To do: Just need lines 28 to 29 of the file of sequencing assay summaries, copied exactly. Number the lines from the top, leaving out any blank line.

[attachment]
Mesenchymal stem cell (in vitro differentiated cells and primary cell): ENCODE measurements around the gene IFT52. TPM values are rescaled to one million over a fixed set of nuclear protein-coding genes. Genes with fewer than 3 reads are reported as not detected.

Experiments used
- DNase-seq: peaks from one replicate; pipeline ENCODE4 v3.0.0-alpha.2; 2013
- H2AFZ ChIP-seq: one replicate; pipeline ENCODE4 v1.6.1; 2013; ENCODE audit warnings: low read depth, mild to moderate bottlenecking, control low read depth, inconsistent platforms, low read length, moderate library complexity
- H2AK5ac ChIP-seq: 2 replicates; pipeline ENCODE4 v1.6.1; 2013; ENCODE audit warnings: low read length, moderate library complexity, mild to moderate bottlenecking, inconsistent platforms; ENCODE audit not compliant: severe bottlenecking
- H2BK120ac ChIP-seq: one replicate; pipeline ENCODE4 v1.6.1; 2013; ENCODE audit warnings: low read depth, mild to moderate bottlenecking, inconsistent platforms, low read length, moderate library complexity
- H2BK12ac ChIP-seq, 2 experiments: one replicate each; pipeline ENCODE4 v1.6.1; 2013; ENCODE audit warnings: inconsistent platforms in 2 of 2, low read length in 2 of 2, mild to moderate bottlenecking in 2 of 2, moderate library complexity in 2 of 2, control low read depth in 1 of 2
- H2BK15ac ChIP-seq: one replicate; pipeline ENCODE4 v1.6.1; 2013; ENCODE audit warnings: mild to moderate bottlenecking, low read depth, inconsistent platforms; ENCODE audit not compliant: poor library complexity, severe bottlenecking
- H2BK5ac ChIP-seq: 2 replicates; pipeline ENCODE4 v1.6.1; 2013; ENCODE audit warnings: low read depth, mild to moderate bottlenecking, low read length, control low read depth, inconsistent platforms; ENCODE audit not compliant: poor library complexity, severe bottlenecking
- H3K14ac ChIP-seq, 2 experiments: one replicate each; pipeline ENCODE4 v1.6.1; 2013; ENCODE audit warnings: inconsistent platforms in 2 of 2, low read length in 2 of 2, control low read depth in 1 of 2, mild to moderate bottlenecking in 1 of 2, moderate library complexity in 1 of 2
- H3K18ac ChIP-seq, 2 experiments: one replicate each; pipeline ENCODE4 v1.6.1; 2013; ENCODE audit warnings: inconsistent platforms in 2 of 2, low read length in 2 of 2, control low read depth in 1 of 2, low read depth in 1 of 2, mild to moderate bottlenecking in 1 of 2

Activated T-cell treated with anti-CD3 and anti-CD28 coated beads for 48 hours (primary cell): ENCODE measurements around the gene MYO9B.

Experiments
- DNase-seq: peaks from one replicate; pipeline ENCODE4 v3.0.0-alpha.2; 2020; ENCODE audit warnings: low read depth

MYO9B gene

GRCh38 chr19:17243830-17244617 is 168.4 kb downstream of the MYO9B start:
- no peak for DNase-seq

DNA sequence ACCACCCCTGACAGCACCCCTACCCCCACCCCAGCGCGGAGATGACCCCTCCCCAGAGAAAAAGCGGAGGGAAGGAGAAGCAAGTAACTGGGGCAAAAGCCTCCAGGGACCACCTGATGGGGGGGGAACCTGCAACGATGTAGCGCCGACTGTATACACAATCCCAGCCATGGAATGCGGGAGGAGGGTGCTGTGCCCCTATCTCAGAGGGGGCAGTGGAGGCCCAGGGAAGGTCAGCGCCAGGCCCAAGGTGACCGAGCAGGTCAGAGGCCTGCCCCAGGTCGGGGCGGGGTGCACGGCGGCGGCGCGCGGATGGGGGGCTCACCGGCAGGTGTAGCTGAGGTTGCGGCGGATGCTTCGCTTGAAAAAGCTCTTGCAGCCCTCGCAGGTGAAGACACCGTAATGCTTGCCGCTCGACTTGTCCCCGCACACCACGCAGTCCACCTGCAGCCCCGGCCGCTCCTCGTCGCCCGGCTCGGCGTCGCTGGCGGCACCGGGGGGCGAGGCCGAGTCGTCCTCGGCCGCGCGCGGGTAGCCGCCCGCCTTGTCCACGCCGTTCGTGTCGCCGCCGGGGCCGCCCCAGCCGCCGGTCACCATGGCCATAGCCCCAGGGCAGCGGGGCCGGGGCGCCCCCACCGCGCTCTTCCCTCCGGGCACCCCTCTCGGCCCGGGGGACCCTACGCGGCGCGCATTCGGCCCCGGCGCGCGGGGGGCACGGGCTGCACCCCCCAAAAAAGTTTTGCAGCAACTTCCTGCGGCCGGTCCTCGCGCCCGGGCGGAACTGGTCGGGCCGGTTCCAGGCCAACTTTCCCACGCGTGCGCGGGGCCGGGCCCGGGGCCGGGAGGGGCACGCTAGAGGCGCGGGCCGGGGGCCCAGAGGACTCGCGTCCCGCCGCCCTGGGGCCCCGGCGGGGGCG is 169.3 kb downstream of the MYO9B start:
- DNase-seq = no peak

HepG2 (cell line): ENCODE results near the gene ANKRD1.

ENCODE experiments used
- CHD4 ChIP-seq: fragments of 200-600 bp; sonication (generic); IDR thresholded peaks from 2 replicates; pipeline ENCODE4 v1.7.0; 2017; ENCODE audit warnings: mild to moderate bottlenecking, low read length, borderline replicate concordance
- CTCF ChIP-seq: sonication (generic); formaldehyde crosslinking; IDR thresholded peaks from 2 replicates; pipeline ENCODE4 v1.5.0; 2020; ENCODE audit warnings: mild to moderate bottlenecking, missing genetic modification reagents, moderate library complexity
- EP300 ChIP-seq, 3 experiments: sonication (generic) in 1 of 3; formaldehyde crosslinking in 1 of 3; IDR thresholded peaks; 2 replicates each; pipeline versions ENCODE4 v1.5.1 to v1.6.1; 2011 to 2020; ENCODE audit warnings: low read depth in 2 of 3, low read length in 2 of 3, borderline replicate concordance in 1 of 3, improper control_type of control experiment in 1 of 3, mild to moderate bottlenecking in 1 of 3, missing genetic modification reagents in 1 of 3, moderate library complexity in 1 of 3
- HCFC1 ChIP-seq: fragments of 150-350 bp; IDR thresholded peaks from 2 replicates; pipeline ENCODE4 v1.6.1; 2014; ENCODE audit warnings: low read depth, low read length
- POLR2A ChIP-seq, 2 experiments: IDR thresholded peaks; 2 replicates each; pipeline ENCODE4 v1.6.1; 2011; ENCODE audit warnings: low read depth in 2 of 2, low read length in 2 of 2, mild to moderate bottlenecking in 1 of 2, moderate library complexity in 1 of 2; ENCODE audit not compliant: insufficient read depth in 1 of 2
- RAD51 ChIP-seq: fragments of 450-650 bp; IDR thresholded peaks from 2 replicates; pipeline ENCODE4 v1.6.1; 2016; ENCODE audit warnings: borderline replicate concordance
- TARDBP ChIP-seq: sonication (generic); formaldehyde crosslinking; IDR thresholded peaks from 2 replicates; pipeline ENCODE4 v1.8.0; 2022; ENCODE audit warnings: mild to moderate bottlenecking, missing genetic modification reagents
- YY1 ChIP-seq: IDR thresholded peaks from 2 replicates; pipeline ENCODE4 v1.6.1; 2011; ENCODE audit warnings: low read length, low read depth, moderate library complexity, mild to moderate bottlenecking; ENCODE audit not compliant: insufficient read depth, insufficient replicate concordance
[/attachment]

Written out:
- TARDBP ChIP-seq: sonication (generic); formaldehyde crosslinking; IDR thresholded peaks from 2 replicates; pipeline ENCODE4 v1.8.0; 2022; ENCODE audit warnings: mild to moderate bottlenecking, missing genetic modification reagents
- YY1 ChIP-seq: IDR thresholded peaks from 2 replicates; pipeline ENCODE4 v1.6.1; 2011; ENCODE audit warnings: low read length, low read depth, moderate library complexity, mild to moderate bottlenecking; ENCODE audit not compliant: insufficient read depth, insufficient replicate concordance